Remittances to LMICs to fall by 14% to $470 bn

Reported by: |Updated: March 11, 2021

International migration is expected to fall in 2020 for the first time in recent decades, as per World Bank’s ‘Migration and Development Brief’

As the covid pandemic and the economic crisis continue, the amount of money migrant workers send home is projected to decline by 14% by 2021, compared to the pre-covid levels in 2019, according to the latest estimates published in the World Bank’s ‘Migration and Development Brief.’

Remittance flows to low and middle-income countries (LMICs) are projected to fall by 7%, to $508 billion in 2020, followed by a further decline of 7.5%, to $470 billion in 2021. The foremost factors driving the decline in remittances include weak economic growth and employment levels in migrant-hosting countries, weak oil prices, and depreciation of the currencies of remittance-source countries against the US dollar. The importance of remittances as a source of external financing for LMICs is expected to amplify in 2020, even with the expected decline. Remittance flows to LMICs touched a record high of $548 billion in 2019, larger than foreign direct investment flows ($534 billion) and overseas development assistance (about $166 billion).

“The impact of covid is pervasive when viewed through a migration lens as it affects migrants and their families who rely on remittances,” says Mamta Murthi, Vice President for Human Development and Chair of the Migration Steering Group of the World Bank. “The World Bank will continue working with partners and countries to keep the remittance lifeline flowing, and to help sustain human capital development,” she adds.


The declines in 2020 and 2021 will affect all regions, with the steepest drop expected in Europe and Central Asia (by 16% and 8%, respectively), followed by East Asia and the Pacific (11% and 4%), the Middle East and North Africa (8% and 8%), Sub-Saharan Africa (9% and 6%), South Asia (4% and 11%), and Latin America and the Caribbean (0.2% and 8%). India, China, Mexico, the Philippines, and Egypt continue to be top recipients of foreign remittances in 2020. Migrant remittance inflows to India have risen to $83.33 billion in 2019 and then declined to $75.9 billion in 2020. These inflows have increased from $2.76 billion in 1980 to $12.88 billion in 2000 to $53.48 billion in 2010. Remittances as a share of India’s GDP in 2020 is 2.9%.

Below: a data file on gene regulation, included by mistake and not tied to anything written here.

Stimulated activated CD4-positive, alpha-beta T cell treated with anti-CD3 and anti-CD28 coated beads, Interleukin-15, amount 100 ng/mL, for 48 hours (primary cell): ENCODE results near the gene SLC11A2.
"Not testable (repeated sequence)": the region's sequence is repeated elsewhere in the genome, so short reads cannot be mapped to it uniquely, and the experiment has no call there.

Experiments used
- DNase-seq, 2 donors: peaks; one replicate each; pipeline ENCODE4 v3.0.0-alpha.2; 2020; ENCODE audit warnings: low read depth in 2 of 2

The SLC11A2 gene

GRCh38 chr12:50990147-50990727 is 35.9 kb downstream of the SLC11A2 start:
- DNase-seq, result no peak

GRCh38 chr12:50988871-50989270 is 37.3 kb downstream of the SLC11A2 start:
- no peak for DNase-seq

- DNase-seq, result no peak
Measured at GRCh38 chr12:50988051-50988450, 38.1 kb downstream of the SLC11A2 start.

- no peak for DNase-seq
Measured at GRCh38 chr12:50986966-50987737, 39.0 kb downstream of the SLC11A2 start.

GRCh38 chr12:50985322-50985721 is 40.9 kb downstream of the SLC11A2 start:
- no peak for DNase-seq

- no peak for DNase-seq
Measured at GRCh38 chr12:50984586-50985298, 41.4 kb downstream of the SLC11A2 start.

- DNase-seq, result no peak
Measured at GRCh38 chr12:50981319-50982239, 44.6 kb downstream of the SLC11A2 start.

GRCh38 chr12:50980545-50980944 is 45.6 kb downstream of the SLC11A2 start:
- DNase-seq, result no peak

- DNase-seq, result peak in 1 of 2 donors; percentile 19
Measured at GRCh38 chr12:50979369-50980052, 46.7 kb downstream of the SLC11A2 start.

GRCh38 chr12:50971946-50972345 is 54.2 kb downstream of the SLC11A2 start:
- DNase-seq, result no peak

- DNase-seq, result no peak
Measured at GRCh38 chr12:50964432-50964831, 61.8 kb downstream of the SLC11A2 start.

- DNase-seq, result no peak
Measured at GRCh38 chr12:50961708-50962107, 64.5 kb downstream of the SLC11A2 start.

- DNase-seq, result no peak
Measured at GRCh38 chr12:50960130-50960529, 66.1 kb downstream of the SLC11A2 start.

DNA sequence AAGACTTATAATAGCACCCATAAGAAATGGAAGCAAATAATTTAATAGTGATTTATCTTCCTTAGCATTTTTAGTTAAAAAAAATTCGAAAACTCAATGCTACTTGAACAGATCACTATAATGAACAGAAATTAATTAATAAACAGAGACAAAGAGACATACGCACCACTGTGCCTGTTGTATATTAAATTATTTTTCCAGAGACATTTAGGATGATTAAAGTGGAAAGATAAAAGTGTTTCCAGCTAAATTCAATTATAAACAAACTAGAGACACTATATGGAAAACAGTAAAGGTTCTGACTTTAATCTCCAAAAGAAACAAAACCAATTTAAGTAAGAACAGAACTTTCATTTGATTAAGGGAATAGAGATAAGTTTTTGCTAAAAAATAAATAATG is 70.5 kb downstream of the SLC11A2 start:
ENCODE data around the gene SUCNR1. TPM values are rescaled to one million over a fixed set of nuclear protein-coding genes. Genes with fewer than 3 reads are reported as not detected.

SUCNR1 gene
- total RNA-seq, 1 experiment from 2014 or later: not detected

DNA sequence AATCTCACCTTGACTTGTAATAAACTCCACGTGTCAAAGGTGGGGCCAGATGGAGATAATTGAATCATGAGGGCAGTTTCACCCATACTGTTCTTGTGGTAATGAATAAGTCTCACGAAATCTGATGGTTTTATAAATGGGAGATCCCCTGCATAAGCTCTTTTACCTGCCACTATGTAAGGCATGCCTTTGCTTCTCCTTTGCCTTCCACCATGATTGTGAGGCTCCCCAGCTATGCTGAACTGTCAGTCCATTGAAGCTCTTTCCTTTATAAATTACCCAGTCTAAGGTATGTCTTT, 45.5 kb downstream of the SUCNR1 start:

“Migrants are suffering greater health risks and unemployment during this crisis,” says Dilip Ratha, lead author of the brief and head of KNOMAD, the global Knowledge Partnership on Migration and Development. “The underlying fundamentals driving remittances are weak and this is not the time to take our eyes off the downside risks to the remittance lifelines,” says he. For the first time in recent history, the stock of international migrants is likely to decline as new migration has slowed and return migration has increased. Return migration has been reported in all parts of the world following the lifting of national lockdowns, which left many migrant workers stranded in host countries.


According to the World Bank’s Remittance Prices Worldwide Database, the global average cost of sending $200 was 6.8% in the third quarter of 2020, largely unchanged since the first quarter of 2019. The cost was the lowest in South Asia (5%) and highest in Sub-Saharan Africa (8.5%).

Banks are the costliest channel for sending remittances, averaging 10.9%, followed by post offices at 8.6%, money transfer operators at 5.8%, and mobile operators at 2.8%. Despite being the cheapest, money transfer and mobile operators face increasing hurdles as banks close their accounts to reduce risk of non-compliance with anti-money laundering (AML) and combating terrorism financing (CFT) standards. To keep these channels open, especially for lower-income migrants, AML/CFT rules could be temporarily simplified for small remittances. Further, strengthening mobile money regulations and identity systems will improve transparency of transactions. Facilitating digital remittances would require improving access to bank accounts for mobile remittance service providers as well as senders and recipients of remittances.


“Beyond humanitarian considerations, there is a strong case to support migrants who work with host communities on the frontline in hospitals, labs, farms, and factories,” said Michal Rutkowski, Global Director of the Social Protection and Jobs Global Practice at the World Bank. “Supportive policy responses by host countries should include migrants, while origin or transit countries should consider measures to support migrants returning home,” he added.

The World Bank Group is making available up to $160 billion over a 15-month period ending June 2021 to help more than 100 countries protect the poor and vulnerable, support businesses, and bolster economic recovery.

There is a pressing need to improve relevant data collection systems. The crisis has exposed significant data gaps that have prevented real time monitoring of remittance flows and migratory movements including stranded migrants and returning migrants.

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